Conceptual foundations to define rural education are murky and eclectic. In the nineteenth and early twentieth centuries, nation building was the one educational mission driving rural education. The structure of rural schooling depended heavily on decisions made during the Civil War (1861–1865) and on the Homestead Act (1862). The Act and the actions taken as a result of it had an adverse effect on rural America, specifically in the center of the nation, where it created artificial communities based solely on land speculation, established an agricultural economic framework dependent on national markets that lasted until the farm and economic crises of the 1980s, and ultimately diminished the indigenous customs and belief systems about the way of life in rural America. At the same time, programs like the Cooperative Extension’s 4-H youth program and the rapid growth of community colleges in the 1970s offered higher education and adult education opportunities to many rural communities. These programs have struggled to serve a broader constituency in rural areas beyond agriculture.
No single definition exists to define rural America and its schools; some believe poverty is the one common thread, whereas others believe that any area that is not metropolitan is rural. Rural communities were never homogeneous. The schools that served these regions had to work with issues of race in the South and the Great Plains, and with considerable economic diversity, including fishing (New England), mining and rural industry (Appalachia and the West), farming and sharecropping (Great Plains), and ranching (Great Plains and the West). Concurrently, schools dealt with each unique population inhabiting schools (by ethnicity, religion, and social class). Changes in rural education may be region-specific, and generalizations about education in one rural area may or may not be true for another. This entry attempts to define some common challenges and future prospects.
Problems And Realities
The United States, like the rest of the world, is steadily becoming more urban. Until the 1920 census, most people lived in small towns and rural areas. By 2000, most Americans lived in urban areas (and most lived in cities of 1 million or more). Currently, rural communities have higher poverty rates than their metropolitan counterparts. In the United States, one in four schoolchildren attends school in rural areas of fewer than 25,000, and 25 percent of all public schools in the United States are rural. Of the 250 poorest counties, 244 are rural. Poverty is a reality of rural living and for rural schools. The most recent U.S. Census confirms that school districts with fewer than 200 high school students are more than twice as likely to have high poverty rates as schools with 200 or more students. Nearly 10 million poor people live in rural America (one out of five residents). Rural minorities are significantly more impoverished as a percentage of the population. Nevertheless, the overwhelming majority of poor people living in rural America are White. Addressing rural education will require solutions to both the poverty gap of minorities and the impoverished conditions of all rural poor.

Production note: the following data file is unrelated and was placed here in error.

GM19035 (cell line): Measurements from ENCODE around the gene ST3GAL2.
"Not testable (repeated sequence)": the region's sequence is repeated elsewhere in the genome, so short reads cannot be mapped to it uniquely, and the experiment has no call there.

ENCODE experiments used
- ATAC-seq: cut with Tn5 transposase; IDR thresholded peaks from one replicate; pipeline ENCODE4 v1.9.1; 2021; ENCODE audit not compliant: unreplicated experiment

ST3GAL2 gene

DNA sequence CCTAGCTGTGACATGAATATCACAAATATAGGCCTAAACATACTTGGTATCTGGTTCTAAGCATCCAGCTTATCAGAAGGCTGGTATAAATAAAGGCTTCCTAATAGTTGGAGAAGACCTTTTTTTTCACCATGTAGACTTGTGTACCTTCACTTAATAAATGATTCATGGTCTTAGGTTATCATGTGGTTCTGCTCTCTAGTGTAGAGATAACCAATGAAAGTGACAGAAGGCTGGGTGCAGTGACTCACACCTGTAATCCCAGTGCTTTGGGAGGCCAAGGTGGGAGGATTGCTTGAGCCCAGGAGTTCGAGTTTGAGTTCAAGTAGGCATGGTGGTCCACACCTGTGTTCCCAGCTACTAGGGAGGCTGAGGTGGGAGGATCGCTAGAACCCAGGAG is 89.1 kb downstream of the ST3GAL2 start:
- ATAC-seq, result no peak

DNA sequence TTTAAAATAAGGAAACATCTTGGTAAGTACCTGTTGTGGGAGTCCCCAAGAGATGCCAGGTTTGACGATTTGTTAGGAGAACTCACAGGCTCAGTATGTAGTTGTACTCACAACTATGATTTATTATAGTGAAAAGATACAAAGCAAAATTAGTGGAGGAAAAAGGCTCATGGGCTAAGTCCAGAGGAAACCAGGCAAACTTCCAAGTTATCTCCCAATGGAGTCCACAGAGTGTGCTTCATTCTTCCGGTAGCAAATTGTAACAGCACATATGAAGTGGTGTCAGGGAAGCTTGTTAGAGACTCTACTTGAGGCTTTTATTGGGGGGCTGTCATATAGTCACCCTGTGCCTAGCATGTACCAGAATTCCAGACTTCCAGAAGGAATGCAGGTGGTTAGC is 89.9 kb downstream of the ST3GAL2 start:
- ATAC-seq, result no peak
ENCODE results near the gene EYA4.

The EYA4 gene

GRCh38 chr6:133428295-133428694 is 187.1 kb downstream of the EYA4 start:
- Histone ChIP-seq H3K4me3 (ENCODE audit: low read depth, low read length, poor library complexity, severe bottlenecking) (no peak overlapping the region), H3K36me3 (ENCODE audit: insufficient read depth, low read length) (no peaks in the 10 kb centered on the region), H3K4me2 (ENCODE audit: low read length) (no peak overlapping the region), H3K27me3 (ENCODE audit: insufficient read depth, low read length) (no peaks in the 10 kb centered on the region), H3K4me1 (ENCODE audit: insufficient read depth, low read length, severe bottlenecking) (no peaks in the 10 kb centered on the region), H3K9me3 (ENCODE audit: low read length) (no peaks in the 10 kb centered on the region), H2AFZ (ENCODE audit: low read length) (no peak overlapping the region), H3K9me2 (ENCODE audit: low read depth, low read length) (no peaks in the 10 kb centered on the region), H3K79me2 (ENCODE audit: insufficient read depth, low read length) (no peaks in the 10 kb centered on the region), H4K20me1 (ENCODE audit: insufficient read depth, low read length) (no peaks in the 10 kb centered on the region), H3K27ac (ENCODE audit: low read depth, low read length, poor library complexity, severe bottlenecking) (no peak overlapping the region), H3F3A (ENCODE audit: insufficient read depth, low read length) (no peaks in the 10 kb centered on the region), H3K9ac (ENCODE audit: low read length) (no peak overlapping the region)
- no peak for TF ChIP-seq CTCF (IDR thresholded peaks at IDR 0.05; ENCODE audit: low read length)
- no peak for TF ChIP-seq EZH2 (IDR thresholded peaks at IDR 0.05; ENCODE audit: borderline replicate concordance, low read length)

Rural schools have faith that technology will be the driving force of the rural economy and its schools in the twenty-first century. Improvements in communication and transportation have reduced rural isolation and differences in culture, information, and lifestyles. However, rural schools lack the necessary infrastructure to help overcome historical barriers associated with isolation. Rural America continues to provide the nation’s food while also providing cheap labor, land for urban and suburban expansion, sites for hazardous waste storage, and natural settings for recreation. Although rural schools are located in some of the most beautiful areas, about half of rural students attend schools in inadequate buildings without proper laboratory facilities and classrooms; faulty foundations, roofs, and plumbing; environmental pollution; and inadequate library/media/technology access. In the past fifteen years, many successful lawsuits against states—for example, Kentucky, New York, and Ohio— have attempted to correct this by charging negligence in school finance.